re: 1600 PENNSYLVANIA AVENUE Title Change
Posted by: Erik_Haagensen 04:28 pm EDT 04/19/24
In reply to: 1600 PENNSYLVANIA AVENUE Title Change - BroadwayTonyJ 02:48 pm EDT 04/19/24

Neither Jamie Bernstein nor Alan Jay Lerner's daughter (Liza or Jenny) was involved in the decision to create THE WHITE HOUSE CANTATA. That decision was made by two men: Paul Epstein and Schuyler Chapin, who, with Harry Kraut, had decision-making power for the Bernstein estate at the time (Kraut agreed with me but was outvoted). They chose to suppress the musical completely (the Bernstein estate will no longer allow it to be performed) and create the cantata in its stead.

Leonard Bernstein, by contrast, wanted to resurrect 1600 as a musical play and was working to do so when he died in 1990. He got Lerner to hand the rights over to him, allowing Bernstein to hire a new book writer and a new lyricist to make revisions (I've seen the letter signed by Lerner; in it he asks nevertheless to be considered to be chosen as the author for any lyric rewrites/new lyrics, a request rendered moot by his death in 1986). Bernstein approached Gore Vidal to write a new book, but he declined. Bernstein never said that he didn't want the show performed under its original title, or the estate wouldn't have used it in 1992. What Bernstein didn't want was for the show to be performed in the version that opened on Broadway (he hated all the out-of-town changes), something in which Lerner concurred, which is why the two men put a kibosh on the cast recording (which Capitol Records was prepared to issue despite the show's quick demise). Neither man wanted the show preserved for history in that form, which had strayed so far from their original intentions. This is why I was asked by the Bernstein estate to reconstruct the script and score that premiered in Philadelphia in 1976.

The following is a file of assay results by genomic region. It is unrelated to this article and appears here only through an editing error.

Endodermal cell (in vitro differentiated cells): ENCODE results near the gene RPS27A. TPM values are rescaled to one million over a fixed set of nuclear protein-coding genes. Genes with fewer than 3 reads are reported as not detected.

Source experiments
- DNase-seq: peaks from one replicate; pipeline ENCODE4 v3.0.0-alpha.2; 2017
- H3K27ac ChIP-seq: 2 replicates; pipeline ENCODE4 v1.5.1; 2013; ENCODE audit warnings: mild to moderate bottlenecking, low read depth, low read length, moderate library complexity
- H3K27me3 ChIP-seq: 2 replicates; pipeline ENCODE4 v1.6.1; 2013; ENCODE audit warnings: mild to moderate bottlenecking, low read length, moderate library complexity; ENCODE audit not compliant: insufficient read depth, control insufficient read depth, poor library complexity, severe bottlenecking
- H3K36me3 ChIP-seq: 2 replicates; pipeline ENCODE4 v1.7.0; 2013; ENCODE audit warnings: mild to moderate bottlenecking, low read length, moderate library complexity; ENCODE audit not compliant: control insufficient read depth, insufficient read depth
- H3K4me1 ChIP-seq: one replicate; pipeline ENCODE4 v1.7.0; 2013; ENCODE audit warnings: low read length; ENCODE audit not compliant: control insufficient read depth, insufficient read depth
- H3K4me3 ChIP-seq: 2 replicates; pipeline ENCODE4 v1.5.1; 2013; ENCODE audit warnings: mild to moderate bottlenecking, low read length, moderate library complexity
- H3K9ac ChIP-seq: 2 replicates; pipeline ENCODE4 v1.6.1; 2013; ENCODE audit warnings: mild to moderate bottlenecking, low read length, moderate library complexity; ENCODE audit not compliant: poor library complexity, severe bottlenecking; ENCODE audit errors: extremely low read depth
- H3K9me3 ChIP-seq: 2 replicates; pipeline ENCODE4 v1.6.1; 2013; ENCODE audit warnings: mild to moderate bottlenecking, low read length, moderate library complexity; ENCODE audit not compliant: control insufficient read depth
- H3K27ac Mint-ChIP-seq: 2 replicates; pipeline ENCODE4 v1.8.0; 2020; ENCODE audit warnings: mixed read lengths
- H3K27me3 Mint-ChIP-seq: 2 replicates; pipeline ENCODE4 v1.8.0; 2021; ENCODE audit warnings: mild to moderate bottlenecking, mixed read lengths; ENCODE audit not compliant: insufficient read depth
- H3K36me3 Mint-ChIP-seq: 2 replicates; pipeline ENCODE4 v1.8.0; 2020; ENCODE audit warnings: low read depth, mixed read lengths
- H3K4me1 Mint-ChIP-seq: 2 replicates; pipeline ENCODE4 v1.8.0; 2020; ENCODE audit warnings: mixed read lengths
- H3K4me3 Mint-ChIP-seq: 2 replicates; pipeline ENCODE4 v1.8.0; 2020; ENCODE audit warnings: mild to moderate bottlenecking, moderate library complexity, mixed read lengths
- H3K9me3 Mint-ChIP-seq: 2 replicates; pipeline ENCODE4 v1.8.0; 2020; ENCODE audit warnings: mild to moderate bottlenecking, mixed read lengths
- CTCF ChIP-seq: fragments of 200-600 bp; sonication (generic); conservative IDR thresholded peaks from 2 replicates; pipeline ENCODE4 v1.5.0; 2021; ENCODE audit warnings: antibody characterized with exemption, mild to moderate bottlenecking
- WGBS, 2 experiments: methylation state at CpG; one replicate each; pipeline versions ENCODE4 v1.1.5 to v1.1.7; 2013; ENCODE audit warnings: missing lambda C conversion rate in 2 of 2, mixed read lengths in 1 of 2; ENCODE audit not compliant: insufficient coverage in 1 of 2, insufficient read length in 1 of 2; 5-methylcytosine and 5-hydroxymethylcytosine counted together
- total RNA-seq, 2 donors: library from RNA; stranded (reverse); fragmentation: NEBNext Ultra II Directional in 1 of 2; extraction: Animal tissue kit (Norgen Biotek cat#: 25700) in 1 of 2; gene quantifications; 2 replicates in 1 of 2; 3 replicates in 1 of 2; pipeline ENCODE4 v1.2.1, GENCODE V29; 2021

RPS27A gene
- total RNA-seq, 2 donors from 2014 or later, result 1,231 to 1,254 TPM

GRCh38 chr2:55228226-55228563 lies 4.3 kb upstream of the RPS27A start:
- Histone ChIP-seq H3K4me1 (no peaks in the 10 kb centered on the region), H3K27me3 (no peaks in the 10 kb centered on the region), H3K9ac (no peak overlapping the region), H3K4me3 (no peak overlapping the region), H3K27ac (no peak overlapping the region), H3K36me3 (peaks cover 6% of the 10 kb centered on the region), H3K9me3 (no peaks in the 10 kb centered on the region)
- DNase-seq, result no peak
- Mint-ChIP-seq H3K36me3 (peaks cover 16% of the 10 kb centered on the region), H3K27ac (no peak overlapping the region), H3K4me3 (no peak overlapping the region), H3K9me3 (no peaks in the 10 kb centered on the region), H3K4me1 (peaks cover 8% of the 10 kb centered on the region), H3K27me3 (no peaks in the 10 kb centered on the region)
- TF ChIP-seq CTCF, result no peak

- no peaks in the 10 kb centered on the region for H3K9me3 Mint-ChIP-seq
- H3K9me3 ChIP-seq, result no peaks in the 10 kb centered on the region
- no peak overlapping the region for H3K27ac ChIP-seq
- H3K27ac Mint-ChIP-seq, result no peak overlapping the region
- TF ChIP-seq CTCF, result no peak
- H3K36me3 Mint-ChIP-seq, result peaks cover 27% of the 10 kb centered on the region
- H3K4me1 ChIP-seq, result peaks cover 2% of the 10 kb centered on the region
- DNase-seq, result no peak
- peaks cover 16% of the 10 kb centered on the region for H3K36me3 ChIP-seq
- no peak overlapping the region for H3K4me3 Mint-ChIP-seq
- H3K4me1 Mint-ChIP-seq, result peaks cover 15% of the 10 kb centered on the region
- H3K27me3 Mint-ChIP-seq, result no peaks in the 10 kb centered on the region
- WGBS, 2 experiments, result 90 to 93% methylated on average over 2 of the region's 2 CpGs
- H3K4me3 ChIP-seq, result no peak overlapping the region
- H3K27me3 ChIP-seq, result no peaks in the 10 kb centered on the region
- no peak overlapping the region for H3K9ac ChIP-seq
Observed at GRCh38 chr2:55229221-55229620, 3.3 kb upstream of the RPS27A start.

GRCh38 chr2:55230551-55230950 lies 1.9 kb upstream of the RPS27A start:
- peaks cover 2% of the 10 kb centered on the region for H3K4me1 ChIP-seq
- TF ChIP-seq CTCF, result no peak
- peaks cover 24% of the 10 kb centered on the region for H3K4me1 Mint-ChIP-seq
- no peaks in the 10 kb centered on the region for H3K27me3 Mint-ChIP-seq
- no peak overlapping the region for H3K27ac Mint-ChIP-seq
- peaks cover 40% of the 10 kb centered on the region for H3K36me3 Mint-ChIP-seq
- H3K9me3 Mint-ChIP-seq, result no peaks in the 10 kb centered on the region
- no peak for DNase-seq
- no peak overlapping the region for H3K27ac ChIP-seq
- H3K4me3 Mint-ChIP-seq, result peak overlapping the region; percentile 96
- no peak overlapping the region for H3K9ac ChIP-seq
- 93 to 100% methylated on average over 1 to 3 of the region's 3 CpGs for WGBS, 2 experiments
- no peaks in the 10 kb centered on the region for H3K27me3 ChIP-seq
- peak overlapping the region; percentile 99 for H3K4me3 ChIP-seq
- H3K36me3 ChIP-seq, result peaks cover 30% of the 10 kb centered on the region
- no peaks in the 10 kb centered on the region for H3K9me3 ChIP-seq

Bernstein had absolutely nothing to do with the creation of THE WHITE HOUSE CANTATA. By the time it was conceived and created, he was long dead. His vision of the show was always as a musical play with a book. When I was asked to create the cantata, I was told that I would have to eliminate all the contemporary political material, spoken and sung, along with the rest of the book. It's one of the reasons I declined the job. It is not what the authors, Bernstein or Lerner, wanted. Indeed, it's pretty close to what was done for Broadway, which resulted in fiasco.

In any event, the title THE WHITE HOUSE CANTATA had nothing to do with any wishes of Leonard Bernstein, and he never proscribed the use of the title 1600 PENNSYLVANIA AVENUE.

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